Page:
Big project rule faces axe

A government exercise to reduce planning red tape is likely to result in less consultation over key documents that guide decisions on big infrastructure projects if proposed changes to planning regulations go ahead, an infrastructure planning expert has said.

Signalled: a National Policy Statement on transport networks is due from the DfT
Signalled: a National Policy Statement on transport networks is due from the DfT

The recently concluded Red Tape Challenge on planning administration asked businesses and members of the public for their opinion on the future of 182 technical planning regulations.

The aim of the exercise was to make the planning system more efficient and accessible, the government said.

Planning minister Nick Boles announced that, following the exercise, the government had earmarked 38 planning regulations that would be scrapped. Around 90 regulations are to be merged or simplified, he said.

The 38 regulations to be scrapped are "redundant regulations that are no longer needed", Boles said.

But among the regulations proposed for the scrapheap is the "Infrastructure Planning (National Policy Statement Consultation) Regulations 2009" that covers the level of consultation required over key documents that guide decisions on big infrastructure projects.

Angus Walker, a partner at law firm Bircham Dyson Bell, said removing this regulation would mean that the government could consult "who it liked" over draft national policy statements, rather than being obliged to gain input from a fixed list of consultees.

He added: "When the government publishes a national policy statement they have to consult a large number of organisations - around 100 at the moment.

"The government will almost certainly consult fewer organisations if this regulation is scrapped as proposed, but the move may reduce the administrative burden and increase flexibility. Individual project promoters will continue to have to consult a similar list, however."

Matthew Sheppard, director at consultancy Turley Associates, said that as long as the right organisations and interest groups are consulted on the content of new national policy statements, removing this regulation would not be a bad thing.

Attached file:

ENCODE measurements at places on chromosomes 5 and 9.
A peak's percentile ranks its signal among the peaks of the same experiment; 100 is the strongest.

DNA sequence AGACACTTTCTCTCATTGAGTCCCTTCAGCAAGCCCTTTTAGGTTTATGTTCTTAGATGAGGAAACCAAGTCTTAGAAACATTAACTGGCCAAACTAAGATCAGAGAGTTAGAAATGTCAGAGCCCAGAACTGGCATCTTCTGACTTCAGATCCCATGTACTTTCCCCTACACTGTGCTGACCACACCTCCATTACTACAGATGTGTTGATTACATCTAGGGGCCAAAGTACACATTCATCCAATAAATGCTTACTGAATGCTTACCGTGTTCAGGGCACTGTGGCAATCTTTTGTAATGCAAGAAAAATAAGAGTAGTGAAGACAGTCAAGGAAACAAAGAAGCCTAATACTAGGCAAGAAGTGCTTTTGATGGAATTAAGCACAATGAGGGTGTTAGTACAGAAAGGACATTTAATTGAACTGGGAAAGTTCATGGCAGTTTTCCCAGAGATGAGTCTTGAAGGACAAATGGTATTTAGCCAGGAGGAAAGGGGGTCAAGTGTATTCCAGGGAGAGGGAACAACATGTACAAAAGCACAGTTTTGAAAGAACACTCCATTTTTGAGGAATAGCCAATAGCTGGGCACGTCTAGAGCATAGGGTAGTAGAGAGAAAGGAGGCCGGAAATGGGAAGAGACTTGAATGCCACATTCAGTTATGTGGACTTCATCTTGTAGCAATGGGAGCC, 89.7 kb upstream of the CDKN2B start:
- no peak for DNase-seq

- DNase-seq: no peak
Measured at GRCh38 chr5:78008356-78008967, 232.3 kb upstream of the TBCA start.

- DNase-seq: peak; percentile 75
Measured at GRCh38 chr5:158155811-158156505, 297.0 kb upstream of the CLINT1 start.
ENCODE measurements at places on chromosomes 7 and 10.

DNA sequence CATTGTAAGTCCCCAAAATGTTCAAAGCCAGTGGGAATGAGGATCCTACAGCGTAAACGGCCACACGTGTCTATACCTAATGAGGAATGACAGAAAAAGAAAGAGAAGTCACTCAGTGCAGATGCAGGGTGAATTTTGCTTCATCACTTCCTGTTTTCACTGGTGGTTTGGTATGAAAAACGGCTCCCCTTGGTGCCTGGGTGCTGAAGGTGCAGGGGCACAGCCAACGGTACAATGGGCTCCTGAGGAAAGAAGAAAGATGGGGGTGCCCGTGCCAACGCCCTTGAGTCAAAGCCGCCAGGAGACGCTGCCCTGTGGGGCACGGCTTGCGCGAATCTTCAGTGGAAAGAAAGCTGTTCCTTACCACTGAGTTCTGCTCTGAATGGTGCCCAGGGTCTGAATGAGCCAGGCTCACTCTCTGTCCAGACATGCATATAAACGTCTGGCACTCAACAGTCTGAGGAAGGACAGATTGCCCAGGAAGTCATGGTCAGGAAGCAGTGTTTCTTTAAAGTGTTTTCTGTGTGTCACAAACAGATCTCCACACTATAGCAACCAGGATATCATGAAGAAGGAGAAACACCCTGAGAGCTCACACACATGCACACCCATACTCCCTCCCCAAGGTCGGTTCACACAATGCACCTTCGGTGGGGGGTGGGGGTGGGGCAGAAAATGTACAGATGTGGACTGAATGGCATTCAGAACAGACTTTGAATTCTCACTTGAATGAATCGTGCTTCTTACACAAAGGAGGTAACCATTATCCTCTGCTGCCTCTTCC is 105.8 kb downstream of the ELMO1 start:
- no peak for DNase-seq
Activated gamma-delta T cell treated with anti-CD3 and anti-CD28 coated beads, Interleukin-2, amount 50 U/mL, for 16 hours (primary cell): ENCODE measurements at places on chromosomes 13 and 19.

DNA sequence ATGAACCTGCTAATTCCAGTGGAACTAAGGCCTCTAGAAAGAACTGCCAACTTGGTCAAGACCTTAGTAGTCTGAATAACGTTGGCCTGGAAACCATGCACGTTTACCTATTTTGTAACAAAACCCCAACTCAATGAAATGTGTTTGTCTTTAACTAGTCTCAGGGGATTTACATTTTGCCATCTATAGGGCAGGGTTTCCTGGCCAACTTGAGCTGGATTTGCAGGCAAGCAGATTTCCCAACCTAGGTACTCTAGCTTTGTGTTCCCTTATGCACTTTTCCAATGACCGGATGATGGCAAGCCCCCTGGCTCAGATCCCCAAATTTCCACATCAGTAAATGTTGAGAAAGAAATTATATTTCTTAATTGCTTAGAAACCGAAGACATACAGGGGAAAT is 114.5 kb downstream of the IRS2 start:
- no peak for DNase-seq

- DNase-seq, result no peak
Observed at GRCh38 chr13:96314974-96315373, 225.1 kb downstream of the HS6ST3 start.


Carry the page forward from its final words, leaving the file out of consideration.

But he added that it would not be helpful if its removal was used as a way to avoid involving key organisations.

He said: "National policy statements are very significant - they can set the need for, and location of, huge and potentially controversial developments.

"If there is a situation where there has not been effective consultation on the strategy for that infrastructure, there won't be any level of agreement on how and where it should be provided.

He concluded: "This could really slow things down when much needed projects hit the examination stage."

Mike Kiely, the London Borough of Croydon's head of planning and one of two "sector champions" appointed to help the government with its red tape simplification task, said the government would be running a series of consultations following the exercise.

He added: "The point is that there things that are not finalised. And if there has been an error, and if it's genuine, I'm sure the Department for Communities and Local Government will be up for correcting it."

A spokesman for the DCLG said: "The government already consults on a wide range of policy statements without a list of precise consultees set out in regulation, and there is no need for national policy statements to be different."

The spokesman added that the government would continue to carry out public consultations on any future national policy statements.

RED TAPE CHALLENGE: A PRIMER

Q: How did the process work, and how did the government arrive at these particular proposals?

A: The government launched the five-week consultation on 30 January. It sought views on about 182 planning administration regulations, allowing people to comment via the Red Tape Challenge website or via a private inbox. Following the consultation exercise, DCLG civil servants produced a paper of proposed changes that was put before Red Tape Challenge tsar Oliver Letwin.

Q: How much interest was there in the planning Red Tape Challenge?

A: The consultation received about 150 comments, according to Planning minister Nick Boles. The website itself received 36 comments on the planning procedure section; one on the planning infrastructure and major projects; one on the planning authorities; and seven on the local planning section. Roger Hepher, head of planning at consultancy Savills, and one of the chosen "sector champions" for the planning Red Tape Challenge, said he was "pleasantly surprised" by the reaction to the exercise. "It wasn't a situation of reform fatigue," he said.

Q: What happens now?

A: Boles said a "phased programme" would begin to reduce the number of technical planning regulations to 78, but no timeframe has been provided. A spokeswoman for the DCLG confirmed that consultations would follow the Red Tape Challenge.


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